20201001, 21:15  #23 
Sep 2010
Weston, Ontario
2^{6}×3 Posts 
Unfortunately, this fix is no longer working well on my now much larger input files. The interruptions (after about a day of sieving) run into an error that has one or more workers not responding within a tenminute default and xyyxsieve aborts the writing of the final output file. The existing output file is smaller than the input file but I have been afraid to use it because I fear that it has been contaminated by that final aborted write attempt.
One of the problems here was that I was not letting it run long enough. The existing output file might have had "// Sieved to 5" which confused me because the run was at p=600000+. A couple of times I even had a "// Sieved to 0" which strikes me as nonsensical. Clearly this is all about when exactly the program chooses to write an output and how long it actually takes to write that output. And I understand now that it is the writing of that output for very large files that is driving the ETC dates unrealistically into the distant future. An unfinished example is a run on interval #18's almost 28 million term input file (406 MB) started on September 26: Code:
./xyyxsieve i18.ini o18.txt W4 p3 P1e7 Code:
p=4798627, 2.361 p/sec, 24100965 factors found at 0.000 f/sec, 48.0% done. ETC 20201007 07:04 
20201001, 22:46  #24 
"Mark"
Apr 2003
Between here and the
14145_{8} Posts 
The program will update the output file once every 60 minutes. The "Sieved to" value in that file is the largest prime that the program can conclusively state has been successfully sieved to with no gaps.
My recommendation is to sieve with a single thread to 1e4 or 1e5 to knock out most of the candidates. Then start again on the output file with multiple threads. You should also consider using w1e4 to reduce the number of primes per check. This also means that ^C will terminate the program faster. It might still take many minutes due to the number of terms, but it will terminate. The ETC dates are far into the future because the time to sieve the first chunk takes a really long time and the program extrapolates based upon that. The ETC will come closer to the present as the number of terms is reduced. That is why I suggest sieving to 1e4 or 1e5 with a single worker before running again with multiple threads. 
20201003, 19:04  #25 
Sep 2010
Weston, Ontario
2^{6}·3 Posts 
According to the xyyxsieve help file the default for w is 1e4, so that is what I have (unknowingly) been using. Trying 1e3 is "out of range". What is the point of larger w arguments? I will guess faster processing but perhaps at the expense of RAM. That is not for me an issue as I have 32 GB on all of my machines and I have not found either xyyxsieve or pfgw take any advantage of it.

20201003, 21:19  #26 
Sep 2010
Weston, Ontario
2^{6}·3 Posts 
I tried:
Code:
mm4:rogue1 pxp$ ./xyyxsieve i19.ini o19.txt w1e4 p3 P1e4 xyyxsieve v1.5, a program to find factors numbers of the form x^y+y^x Sieve started: 3 < p < 1e4 with 17782120 terms (27440 <= x <= 425055, 2 <= y <= 28701) (expecting 15661063 factors) p=0, 0.000 p/sec, 3187205 factors found at 176.5 f/sec, 0.0% done. 1 workers didn't stop after 10 minutes 
20201003, 21:43  #27 
Sep 2010
Weston, Ontario
2^{6}×3 Posts 
What I am going to do is multithread these runs to P1e9 and after several days just rescue (move elsewhere) whatever output file is there and then kill the run. Also, in the future, I think I will do some small sieving in Mathematica prior to creating the ABC files. I had been reluctant to do this initially because I figured xyyxsieve would be just so much faster.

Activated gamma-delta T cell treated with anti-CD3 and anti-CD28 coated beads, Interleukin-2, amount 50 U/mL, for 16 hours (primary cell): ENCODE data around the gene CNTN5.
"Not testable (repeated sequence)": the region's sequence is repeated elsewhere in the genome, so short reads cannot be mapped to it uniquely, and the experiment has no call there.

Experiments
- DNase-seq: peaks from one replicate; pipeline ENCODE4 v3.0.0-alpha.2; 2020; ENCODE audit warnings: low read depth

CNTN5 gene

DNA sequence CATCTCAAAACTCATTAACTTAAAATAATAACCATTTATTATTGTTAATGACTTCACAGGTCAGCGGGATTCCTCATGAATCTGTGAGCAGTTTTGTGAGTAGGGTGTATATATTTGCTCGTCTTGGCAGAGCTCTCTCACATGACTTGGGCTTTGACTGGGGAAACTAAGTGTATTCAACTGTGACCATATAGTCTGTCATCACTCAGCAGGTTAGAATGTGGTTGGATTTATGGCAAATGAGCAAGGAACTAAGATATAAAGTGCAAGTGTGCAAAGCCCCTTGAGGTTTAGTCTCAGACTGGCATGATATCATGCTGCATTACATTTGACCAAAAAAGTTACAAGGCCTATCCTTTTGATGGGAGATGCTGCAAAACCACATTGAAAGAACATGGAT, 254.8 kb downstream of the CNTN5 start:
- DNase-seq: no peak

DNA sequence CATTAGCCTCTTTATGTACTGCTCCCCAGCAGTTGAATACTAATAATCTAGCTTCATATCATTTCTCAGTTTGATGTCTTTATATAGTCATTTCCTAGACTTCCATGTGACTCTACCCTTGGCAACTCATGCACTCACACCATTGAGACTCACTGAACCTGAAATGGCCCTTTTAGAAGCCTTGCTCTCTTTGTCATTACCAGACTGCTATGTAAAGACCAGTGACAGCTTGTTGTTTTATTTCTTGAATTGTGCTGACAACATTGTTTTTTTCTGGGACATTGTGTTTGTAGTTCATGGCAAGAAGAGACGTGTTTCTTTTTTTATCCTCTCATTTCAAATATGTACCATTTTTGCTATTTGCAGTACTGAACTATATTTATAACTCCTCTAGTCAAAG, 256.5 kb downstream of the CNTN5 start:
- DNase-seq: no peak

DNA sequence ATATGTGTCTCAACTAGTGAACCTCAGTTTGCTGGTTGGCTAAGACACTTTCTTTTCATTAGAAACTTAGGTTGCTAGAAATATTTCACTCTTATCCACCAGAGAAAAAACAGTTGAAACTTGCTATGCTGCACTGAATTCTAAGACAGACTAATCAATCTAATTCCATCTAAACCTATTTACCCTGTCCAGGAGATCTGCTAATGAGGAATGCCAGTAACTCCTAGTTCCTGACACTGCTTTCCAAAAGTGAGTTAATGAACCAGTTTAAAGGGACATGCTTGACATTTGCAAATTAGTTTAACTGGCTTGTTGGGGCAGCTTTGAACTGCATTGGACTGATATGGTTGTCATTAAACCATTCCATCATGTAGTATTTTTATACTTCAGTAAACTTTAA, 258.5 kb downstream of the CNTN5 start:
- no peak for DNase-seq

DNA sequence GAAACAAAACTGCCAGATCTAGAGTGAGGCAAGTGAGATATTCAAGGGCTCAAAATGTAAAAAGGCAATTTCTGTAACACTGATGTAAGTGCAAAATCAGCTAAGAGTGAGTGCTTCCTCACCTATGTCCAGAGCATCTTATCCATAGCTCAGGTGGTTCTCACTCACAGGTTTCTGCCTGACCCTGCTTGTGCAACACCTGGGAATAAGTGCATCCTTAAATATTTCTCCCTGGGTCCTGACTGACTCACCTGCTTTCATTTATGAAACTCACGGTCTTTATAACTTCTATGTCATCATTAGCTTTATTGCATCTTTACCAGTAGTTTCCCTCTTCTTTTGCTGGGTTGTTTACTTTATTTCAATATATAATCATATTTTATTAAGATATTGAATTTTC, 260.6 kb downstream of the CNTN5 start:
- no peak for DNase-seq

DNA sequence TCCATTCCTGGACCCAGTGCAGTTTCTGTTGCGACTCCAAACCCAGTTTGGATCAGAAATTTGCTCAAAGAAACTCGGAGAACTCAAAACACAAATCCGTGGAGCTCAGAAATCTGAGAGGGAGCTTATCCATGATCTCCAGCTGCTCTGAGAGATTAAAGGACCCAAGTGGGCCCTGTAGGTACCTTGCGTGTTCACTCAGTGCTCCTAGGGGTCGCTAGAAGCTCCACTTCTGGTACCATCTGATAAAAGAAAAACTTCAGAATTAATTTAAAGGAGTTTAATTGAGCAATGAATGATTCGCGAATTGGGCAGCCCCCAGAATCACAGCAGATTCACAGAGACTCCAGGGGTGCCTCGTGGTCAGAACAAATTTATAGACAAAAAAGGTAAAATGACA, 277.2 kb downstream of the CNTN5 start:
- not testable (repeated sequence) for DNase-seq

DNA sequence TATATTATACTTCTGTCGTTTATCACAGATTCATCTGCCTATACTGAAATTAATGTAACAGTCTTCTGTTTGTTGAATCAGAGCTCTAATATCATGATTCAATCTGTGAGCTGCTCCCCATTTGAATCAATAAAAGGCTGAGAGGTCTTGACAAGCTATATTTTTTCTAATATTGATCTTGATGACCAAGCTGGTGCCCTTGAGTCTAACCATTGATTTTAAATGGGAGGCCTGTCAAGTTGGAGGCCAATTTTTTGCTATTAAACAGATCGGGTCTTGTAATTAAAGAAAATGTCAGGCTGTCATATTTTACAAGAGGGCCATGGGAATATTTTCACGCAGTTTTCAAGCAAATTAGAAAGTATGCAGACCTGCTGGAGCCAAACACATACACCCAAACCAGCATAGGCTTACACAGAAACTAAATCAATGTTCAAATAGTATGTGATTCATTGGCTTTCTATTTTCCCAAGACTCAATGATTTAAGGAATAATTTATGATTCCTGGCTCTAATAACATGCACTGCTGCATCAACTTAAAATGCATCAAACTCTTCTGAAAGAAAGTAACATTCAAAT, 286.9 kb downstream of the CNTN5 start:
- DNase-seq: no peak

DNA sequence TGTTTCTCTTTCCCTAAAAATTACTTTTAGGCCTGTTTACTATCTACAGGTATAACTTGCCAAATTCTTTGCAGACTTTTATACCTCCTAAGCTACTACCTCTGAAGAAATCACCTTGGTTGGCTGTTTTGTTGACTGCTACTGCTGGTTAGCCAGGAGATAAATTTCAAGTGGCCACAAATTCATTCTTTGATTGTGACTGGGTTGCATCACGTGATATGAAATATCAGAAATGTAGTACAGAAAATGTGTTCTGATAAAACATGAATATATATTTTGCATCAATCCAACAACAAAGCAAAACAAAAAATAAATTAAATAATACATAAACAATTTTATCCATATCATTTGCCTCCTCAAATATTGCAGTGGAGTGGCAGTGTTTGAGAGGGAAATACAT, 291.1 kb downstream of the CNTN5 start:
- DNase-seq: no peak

20201003, 22:01  #28 
"Mark"
Apr 2003
Between here and the
5·1,249 Posts 
With so many candidates, it will take a long time to get to 1e4. Yes w must be at least 1e4.
The version of xyyxsieve that I gave to you won't benefit when adding more candidates. You might as well divide the input to smaller files and sieve them. 
20201004, 23:10  #29 
Sep 2010
Weston, Ontario
300_{8} Posts 
I am looking at this now. One of my runs was updated at 2:48 pm today: sieved to 11 (149.2 MB); then at 3:49 pm: sieved to 13 (142.2 MB); then at 4:50 pm: sieved to 13 (140.3 MB); then at 5:51 pm: sieved to 17 (136.3 MB); then at 6:52 pm: sieved to 17 (132.7 MB).
At this point xyyxsieve has: Code:
Sieve started: 3 < p < 1e9 with 22133879 terms (30455 <= x <= 476849, 2 <= y <= 31873) (expecting 20960485 factors) p=243011, 0.098 p/sec, 13031312 factors found at 5.358 f/sec, 0.0% done. ETC 20320829 10:30 Last fiddled with by pxp on 20201004 at 23:15 Reason: factual correction 
20201005, 02:11  #30 
"Mark"
Apr 2003
Between here and the
5×1,249 Posts 

20201005, 16:22  #31 
Sep 2010
Weston, Ontario
2^{6}·3 Posts 
When p=3 and one has divided all initial candidates by 3, one has sieved to 3. When p=5 and one has divided all remaining candidates by 5, one has sieved to 5. When p=7 and one has divided all remaining candidates by 7, one has sieved to 7. Is that not correct or the way the program works?

20201005, 18:34  #32  
"Mark"
Apr 2003
Between here and the
6245_{10} Posts 
Quote:
Quote:


20201006, 20:24  #33 
Sep 2010
Weston, Ontario
2^{6}×3 Posts 
As per my examples, when p = n has been reached, I expect the output file to be sieved to n (and you have said that my expectation is correct). Instead, the program is saying p ~ 200000 but the output file is not sieved to ~200000 but, rather, to 17. An hour later, p (supposedly, if the program value is to be believed) has advanced by thousands but the new output sievedto number is still 17. There is no correspondence, so yes, either the sievedtonumber is wrong or the "p=" number in the console is wrong. I can't fathom either possibility which is why I had rather expected you to say that my understanding of the correspondence was incorrect.

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